Also known by other names such as chokecherry, Canada red and Prunus virginiana, Canadian red cherry is a small tree sometimes grown as a tall shrub that is renowned for its succulent chokecherries. The deciduous tree grows up to 25 feet tall and features a vase-like form. Grown successfully in USDA hardiness zones 3 to 8, the attractive tree is a suitable choice for small gardens or areas where space is limited. The easy-to-grow tree livens up the landscape with its showy form and dense clusters of flowers in spring.
Things You'll Need
- Organic mulch
- 5-7-2 fertilizer
- Neem oil or insecticidal soap
- Pruning shears
- Garbage bag
- Pruning paste
Plant the tree in a spot that provides well-draining, loose and fertile soil. Enrich the planting site with organic matter prior to planting. Make sure the site is exposed to at least six hours of full sun every day. During planting, keep the tree’s root crown at the same level as it was in the nursery container. Space multiple cherry trees 4 to 6 feet apart.
Water the newly planted Canadian red cherry immediately to moisten the roots. Spread a 3-inch-thick layer of organic mulch around the tree, 6 inches away from the trunk and spread it up to 12 inches wide. Water the tree when the top 2 or 3 inches of the soil feel dry. Insert your finger in the soil to determine whether it is time to water.
Fertilize the Canadian red cherry in early spring, just before new growth appears. Spread a granular 5-7-2 formulation around the tree, up to a radius of 3 feet. Rake the fertilizer into the soil and water lightly to help the fertilizer penetrate down to the roots.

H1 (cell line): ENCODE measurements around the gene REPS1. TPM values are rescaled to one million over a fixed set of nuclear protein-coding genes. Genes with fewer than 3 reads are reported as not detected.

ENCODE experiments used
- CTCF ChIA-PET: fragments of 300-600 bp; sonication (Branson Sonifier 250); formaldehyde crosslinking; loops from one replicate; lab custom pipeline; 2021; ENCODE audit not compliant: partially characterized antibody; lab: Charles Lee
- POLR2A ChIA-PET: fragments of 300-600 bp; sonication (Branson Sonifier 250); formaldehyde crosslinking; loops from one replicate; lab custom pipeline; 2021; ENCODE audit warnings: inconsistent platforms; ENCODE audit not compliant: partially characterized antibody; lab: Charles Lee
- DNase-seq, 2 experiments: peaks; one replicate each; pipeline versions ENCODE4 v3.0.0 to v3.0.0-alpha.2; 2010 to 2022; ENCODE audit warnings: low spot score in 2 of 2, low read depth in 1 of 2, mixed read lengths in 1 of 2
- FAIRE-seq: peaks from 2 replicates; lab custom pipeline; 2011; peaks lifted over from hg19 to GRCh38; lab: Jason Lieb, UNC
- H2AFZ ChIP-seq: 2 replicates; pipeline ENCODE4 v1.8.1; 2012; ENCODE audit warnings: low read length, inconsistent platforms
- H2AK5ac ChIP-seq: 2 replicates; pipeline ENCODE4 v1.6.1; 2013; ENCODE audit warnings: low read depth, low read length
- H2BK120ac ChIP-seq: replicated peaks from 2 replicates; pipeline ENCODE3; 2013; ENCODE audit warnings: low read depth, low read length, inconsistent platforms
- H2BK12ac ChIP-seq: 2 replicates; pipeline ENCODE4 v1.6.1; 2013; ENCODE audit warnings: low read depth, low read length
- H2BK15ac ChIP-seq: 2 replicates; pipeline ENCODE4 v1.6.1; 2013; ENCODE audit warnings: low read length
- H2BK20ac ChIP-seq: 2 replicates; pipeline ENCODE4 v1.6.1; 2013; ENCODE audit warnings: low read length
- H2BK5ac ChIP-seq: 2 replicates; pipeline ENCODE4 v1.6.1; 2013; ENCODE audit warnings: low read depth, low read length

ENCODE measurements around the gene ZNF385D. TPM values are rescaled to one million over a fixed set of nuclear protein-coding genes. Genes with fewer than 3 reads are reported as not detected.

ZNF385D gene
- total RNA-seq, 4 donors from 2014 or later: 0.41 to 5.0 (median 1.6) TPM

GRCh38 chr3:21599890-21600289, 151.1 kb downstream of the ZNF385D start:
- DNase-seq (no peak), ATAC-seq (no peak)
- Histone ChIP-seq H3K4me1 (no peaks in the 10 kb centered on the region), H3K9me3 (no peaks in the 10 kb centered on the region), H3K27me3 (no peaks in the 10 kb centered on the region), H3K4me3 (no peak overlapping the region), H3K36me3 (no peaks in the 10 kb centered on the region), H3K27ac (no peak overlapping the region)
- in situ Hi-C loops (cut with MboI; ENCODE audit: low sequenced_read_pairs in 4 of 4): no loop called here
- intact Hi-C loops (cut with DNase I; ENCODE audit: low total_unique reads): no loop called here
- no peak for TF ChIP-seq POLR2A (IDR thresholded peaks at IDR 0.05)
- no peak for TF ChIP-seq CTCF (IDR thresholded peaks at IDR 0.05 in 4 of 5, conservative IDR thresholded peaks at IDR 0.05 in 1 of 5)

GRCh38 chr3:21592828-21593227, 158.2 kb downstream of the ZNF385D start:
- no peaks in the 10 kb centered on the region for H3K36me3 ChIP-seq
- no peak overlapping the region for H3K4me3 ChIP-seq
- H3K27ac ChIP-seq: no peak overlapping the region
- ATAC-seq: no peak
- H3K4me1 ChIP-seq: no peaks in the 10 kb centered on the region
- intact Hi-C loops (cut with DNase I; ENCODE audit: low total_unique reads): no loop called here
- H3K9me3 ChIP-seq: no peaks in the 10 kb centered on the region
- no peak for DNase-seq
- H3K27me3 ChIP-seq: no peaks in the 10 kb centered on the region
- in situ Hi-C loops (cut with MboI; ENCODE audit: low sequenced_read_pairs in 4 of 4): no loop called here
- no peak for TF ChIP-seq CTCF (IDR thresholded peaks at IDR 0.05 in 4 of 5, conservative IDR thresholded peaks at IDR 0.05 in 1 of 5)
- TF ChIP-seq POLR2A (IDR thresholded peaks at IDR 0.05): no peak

Inspect the cherry tree frequently for common pests such as aphids. A strong gush of water from a garden hose takes care of a small infestation. If the problem persists or the infestation is large, apply neem oil or insecticidal soap over the areas.
Cut any suckers that appear around the roots. Since the plant is a shrub, it also produces new shoots from its crown during the growing season. To maintain a tree shape, use clean pruning shears to cut shoots back to the points they originate from on the crown.
Prune the tree in the summer instead of during the winter to invigorate growth and protect it against silver leaf disease. Remove damaged, dry or diseased limbs, along with crossing or wayward branches to increase the airflow through the tree’s canopy.
Inspect the tree for symptoms such as knots or bumps on small branches that indicate the presence of the fungal disease called black knot. Cut the infected limb 2 to 5 inches below each knot. Immediately burn or discard the severed limbs in a sealed garbage bag to prevent spread. Apply pruning paste to cover any wounds.